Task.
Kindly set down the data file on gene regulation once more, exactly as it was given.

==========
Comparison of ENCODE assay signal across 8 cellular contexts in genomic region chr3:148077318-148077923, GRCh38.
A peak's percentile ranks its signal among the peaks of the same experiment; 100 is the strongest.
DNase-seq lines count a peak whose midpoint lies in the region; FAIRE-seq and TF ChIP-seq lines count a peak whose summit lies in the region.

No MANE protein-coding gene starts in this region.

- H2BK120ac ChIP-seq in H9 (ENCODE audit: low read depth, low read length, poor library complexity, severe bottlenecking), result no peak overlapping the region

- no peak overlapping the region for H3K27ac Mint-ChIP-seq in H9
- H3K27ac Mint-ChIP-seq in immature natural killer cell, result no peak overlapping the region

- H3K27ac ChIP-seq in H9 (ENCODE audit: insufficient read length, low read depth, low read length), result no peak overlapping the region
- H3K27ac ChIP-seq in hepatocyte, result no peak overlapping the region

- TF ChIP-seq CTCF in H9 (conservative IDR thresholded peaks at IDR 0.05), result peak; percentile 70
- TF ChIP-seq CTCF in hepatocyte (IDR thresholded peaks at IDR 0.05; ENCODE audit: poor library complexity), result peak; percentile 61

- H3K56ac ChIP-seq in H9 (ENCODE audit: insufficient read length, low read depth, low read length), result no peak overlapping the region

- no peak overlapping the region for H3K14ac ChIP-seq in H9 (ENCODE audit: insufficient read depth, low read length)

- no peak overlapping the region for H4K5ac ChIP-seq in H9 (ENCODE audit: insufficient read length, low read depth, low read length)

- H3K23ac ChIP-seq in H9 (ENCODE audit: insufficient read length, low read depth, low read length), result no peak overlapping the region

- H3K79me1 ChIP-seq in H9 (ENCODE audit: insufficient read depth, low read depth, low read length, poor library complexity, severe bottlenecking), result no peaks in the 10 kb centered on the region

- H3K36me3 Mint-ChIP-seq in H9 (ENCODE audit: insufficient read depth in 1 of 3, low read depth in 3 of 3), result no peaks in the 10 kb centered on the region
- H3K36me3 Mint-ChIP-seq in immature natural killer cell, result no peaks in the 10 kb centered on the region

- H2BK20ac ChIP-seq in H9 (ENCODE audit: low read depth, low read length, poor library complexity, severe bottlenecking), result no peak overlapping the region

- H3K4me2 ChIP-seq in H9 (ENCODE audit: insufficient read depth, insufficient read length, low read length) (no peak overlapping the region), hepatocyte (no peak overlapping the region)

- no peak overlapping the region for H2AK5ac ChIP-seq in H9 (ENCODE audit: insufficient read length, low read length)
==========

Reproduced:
Comparison of ENCODE assay signal across 8 cellular contexts in genomic region chr3:148077318-148077923, GRCh38.
A peak's percentile ranks its signal among the peaks of the same experiment; 100 is the strongest.
DNase-seq lines count a peak whose midpoint lies in the region; FAIRE-seq and TF ChIP-seq lines count a peak whose summit lies in the region.

No MANE protein-coding gene starts in this region.

- H2BK120ac ChIP-seq in H9 (ENCODE audit: low read depth, low read length, poor library complexity, severe bottlenecking), result no peak overlapping the region

- no peak overlapping the region for H3K27ac Mint-ChIP-seq in H9
- H3K27ac Mint-ChIP-seq in immature natural killer cell, result no peak overlapping the region

- H3K27ac ChIP-seq in H9 (ENCODE audit: insufficient read length, low read depth, low read length), result no peak overlapping the region
- H3K27ac ChIP-seq in hepatocyte, result no peak overlapping the region

- TF ChIP-seq CTCF in H9 (conservative IDR thresholded peaks at IDR 0.05), result peak; percentile 70
- TF ChIP-seq CTCF in hepatocyte (IDR thresholded peaks at IDR 0.05; ENCODE audit: poor library complexity), result peak; percentile 61

- H3K56ac ChIP-seq in H9 (ENCODE audit: insufficient read length, low read depth, low read length), result no peak overlapping the region

- no peak overlapping the region for H3K14ac ChIP-seq in H9 (ENCODE audit: insufficient read depth, low read length)

- no peak overlapping the region for H4K5ac ChIP-seq in H9 (ENCODE audit: insufficient read length, low read depth, low read length)

- H3K23ac ChIP-seq in H9 (ENCODE audit: insufficient read length, low read depth, low read length), result no peak overlapping the region

- H3K79me1 ChIP-seq in H9 (ENCODE audit: insufficient read depth, low read depth, low read length, poor library complexity, severe bottlenecking), result no peaks in the 10 kb centered on the region

- H3K36me3 Mint-ChIP-seq in H9 (ENCODE audit: insufficient read depth in 1 of 3, low read depth in 3 of 3), result no peaks in the 10 kb centered on the region
- H3K36me3 Mint-ChIP-seq in immature natural killer cell, result no peaks in the 10 kb centered on the region

- H2BK20ac ChIP-seq in H9 (ENCODE audit: low read depth, low read length, poor library complexity, severe bottlenecking), result no peak overlapping the region

- H3K4me2 ChIP-seq in H9 (ENCODE audit: insufficient read depth, insufficient read length, low read length) (no peak overlapping the region), hepatocyte (no peak overlapping the region)

- no peak overlapping the region for H2AK5ac ChIP-seq in H9 (ENCODE audit: insufficient read length, low read length)